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Gingivitis means inflammation of the gums, or gingiva. It commonly occurs because a film of plaque, or bacteria, accumulates on the teeth.

Gingivitis is a non-destructive type of periodontal disease, but untreated gingivitis can progress to periodontitis. This is more serious and can eventually lead to loss of teeth.

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Gingivitis is a common type of periodontal disease.

Signs of gingivitis include red and puffy gums, that bleed easily when the person brushes their teeth.

Gingivitis often resolves with good oral hygiene, such as longer and more frequent brushing, and flossing. In addition, an antiseptic mouthwash may help.

In mild cases of gingivitis, patients may not even know they have it, because symptoms are mild. However, the condition should be taken seriously and addressed immediately.

There are two main categories of gingival diseases:

Dental plaque-induced gingival disease: This can be caused by plaque, systemic factors, medications, or malnutrition.

Non-plaque induced gingival lesions: This can be caused by a specific bacterium, virus, or fungus. It might also be caused by genetic factors, systemic conditions (including allergic reactions and certain illnesses), wounds, or reactions to foreign bodies, such as dentures. Sometimes, there is no specific cause.

The most common cause of gingivitis is the accumulation of bacterial plaque between and around the teeth. The plaque triggers an immune response, which, in turn, can eventually lead to the destruction of gingival, or gum, tissue. It may also, eventually, lead to further complications, including the loss of teeth.

Dental plaque is a biofilm that accumulates naturally on the teeth. It is usually formed by colonizing bacteria that are trying to stick to the smooth surface of a tooth.

These bacteria might help protect the mouth from the colonization of harmful microorganisms, but dental plaque can also cause tooth decay, and periodontal problems such as gingivitis and chronic periodontitis, a gum infection.

When plaque is not removed adequately, it can harden into calculus, or tartar, at the base of the teeth, near the gums. This has a yellow color. Calculus can only be removed professionally.

Plaque and tartar eventually irritate the gums, causing gum inflammation around the base of the teeth. This means that the gums might easily bleed.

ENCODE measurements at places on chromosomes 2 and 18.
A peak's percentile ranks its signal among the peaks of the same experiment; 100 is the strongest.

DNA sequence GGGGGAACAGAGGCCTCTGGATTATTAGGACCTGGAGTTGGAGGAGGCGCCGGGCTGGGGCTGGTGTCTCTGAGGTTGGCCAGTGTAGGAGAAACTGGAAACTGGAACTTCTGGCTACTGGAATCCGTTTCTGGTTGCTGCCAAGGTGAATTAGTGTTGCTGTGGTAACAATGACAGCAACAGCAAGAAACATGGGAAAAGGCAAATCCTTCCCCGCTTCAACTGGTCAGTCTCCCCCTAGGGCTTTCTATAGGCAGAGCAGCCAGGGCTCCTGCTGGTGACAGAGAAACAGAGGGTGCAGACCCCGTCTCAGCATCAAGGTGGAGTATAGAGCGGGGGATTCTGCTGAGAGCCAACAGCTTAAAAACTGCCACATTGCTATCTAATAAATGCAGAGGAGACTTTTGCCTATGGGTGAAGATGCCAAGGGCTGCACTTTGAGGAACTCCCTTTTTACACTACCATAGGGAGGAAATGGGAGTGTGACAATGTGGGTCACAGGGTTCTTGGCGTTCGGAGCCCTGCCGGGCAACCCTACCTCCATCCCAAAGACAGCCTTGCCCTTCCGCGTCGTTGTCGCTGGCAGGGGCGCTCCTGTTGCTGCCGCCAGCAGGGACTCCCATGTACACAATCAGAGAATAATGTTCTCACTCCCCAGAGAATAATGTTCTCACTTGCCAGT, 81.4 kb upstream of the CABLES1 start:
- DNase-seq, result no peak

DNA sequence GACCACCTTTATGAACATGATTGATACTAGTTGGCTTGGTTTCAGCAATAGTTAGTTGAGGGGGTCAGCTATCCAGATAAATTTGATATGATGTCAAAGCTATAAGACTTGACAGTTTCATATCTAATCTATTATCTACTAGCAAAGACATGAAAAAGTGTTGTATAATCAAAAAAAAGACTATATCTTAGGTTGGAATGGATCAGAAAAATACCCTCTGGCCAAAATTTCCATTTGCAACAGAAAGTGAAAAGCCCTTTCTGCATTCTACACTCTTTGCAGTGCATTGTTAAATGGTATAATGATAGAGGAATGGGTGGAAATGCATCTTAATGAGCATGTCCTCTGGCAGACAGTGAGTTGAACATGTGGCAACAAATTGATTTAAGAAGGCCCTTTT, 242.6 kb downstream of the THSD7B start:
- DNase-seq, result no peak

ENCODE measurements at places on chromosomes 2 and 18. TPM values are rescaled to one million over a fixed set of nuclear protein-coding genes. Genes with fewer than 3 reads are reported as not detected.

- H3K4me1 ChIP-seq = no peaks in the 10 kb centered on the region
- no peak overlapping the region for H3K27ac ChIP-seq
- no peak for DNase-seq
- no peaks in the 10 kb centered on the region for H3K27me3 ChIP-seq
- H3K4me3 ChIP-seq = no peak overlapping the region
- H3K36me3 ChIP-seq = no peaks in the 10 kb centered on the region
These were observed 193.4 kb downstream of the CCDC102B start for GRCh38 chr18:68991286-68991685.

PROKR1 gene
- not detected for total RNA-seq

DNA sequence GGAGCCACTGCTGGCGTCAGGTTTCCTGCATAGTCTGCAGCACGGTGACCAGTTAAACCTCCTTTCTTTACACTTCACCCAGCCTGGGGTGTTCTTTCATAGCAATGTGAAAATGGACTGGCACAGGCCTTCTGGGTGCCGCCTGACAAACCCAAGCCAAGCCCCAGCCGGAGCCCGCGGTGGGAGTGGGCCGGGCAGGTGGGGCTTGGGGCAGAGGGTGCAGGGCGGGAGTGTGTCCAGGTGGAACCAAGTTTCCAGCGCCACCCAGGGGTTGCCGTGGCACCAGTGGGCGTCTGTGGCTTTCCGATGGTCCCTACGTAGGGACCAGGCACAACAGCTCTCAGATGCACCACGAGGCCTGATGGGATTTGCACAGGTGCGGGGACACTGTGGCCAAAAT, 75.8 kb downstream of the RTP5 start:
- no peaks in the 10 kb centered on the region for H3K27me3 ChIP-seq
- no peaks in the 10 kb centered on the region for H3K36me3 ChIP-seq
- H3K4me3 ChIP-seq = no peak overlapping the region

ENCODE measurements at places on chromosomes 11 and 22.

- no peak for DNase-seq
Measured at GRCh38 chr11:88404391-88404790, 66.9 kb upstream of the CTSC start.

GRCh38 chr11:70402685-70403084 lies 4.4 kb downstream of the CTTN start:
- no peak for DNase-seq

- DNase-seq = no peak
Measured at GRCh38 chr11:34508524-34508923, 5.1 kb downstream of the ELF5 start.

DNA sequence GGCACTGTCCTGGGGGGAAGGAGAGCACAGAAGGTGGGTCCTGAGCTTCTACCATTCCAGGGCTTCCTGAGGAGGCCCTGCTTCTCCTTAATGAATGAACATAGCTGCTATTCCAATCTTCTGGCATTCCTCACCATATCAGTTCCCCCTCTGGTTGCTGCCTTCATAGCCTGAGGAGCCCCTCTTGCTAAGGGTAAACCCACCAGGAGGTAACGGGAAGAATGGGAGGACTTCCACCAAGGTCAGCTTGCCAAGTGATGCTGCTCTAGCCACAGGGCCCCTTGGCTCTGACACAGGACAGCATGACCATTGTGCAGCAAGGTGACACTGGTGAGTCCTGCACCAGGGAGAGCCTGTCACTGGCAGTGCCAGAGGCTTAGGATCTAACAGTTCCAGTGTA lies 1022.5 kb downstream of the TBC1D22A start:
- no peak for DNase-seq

Other causes and risk factors

Changes in hormones: This may occur during puberty, menopause, the menstrual cycle, and pregnancy. The gingiva might become more sensitive, raising the risk of inflammation.

Some diseases: Cancer, diabetes, and HIV are linked to a higher risk of gingivitis.

Drugs: Oral health may be affected by some medications, especially if saliva flow is reduced. Dilantin, an anticonvulsant, and some anti-angina medications can cause abnormal growth of gum tissue.

Smoking: Regular smokers more commonly develop gingivitis, compared with non-smokers.

Age: The risk of gingivitis increases with age.

Poor diet: A vitamin-C deficiency, for example, is linked to gum disease.

Family history: Those whose parent or parents have had gingivitis have a higher risk of developing it too. This is thought to be due to the type of bacteria we acquire during our early life.

In mild cases of gingivitis, there may be no discomfort or noticeable symptoms.

Signs and symptoms of gingivitis might include:

  • bright red or purple gums
  • tender gums that may be painful to the touch
  • bleeding from the gums when brushing or flossing
  • halitosis, or bad breath
  • inflammation, or swollen gums
  • receding gums
  • soft gums

A dentist or oral hygienist will check for symptoms, such as plaque and tartar in the oral cavity.

Checking for signs of periodontitis may also be recommended. This may be done by X-ray or periodontal probing, using an instrument that measures pocket depths around a tooth.

If diagnosis happens early, and if treatment is prompt and proper, gingivitis can be successfully reversed.

Treatment involves care by a dental professional, and follow-up procedures carried out by the patient at home.

Professional dental care

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Teeth before scaling and 9 days after.

Plaque and tartar are removed. This is known as scaling. This can be uncomfortable, especially if tartar build-up is extensive, or the gums are very sensitive.

The dental professional will explain the importance of oral hygiene and how to brush and floss effectively.

Follow-up appointments may be recommended, with more frequent cleanings if necessary.

Fixing any damaged teeth also contributes to oral hygiene.

Some dental problems, such as crooked teeth, badly fitted crowns or bridges, may make it harder to properly remove plaque and tartar. They may also irritate the gums.

Care at home

People are advised to:

  • brush teeth at least twice a day.
  • use an electric toothbrush
  • floss teeth at least once a day
  • regularly rinse mouth with an antiseptic mouthwash

A dentist can recommend a suitable brush and mouthwash.

Treating gingivitis and following the dental health professional's instructions can normally prevent complications.

However, without treatment, gum disease can spread and affect tissue, teeth, and bones.

Complications include:

  • abscess or infection in the gingiva or jaw bone
  • periodontitis, a more serious condition that can lead to loss of bone and teeth
  • recurrent gingivitis.
  • trench mouth, where bacterial infection leads to ulceration of the gums

Several studies have linked gum diseases, such as periodontitis, to cardiovascular diseases, including heart attack or stroke. Other reports have found an association with lung disease risk.

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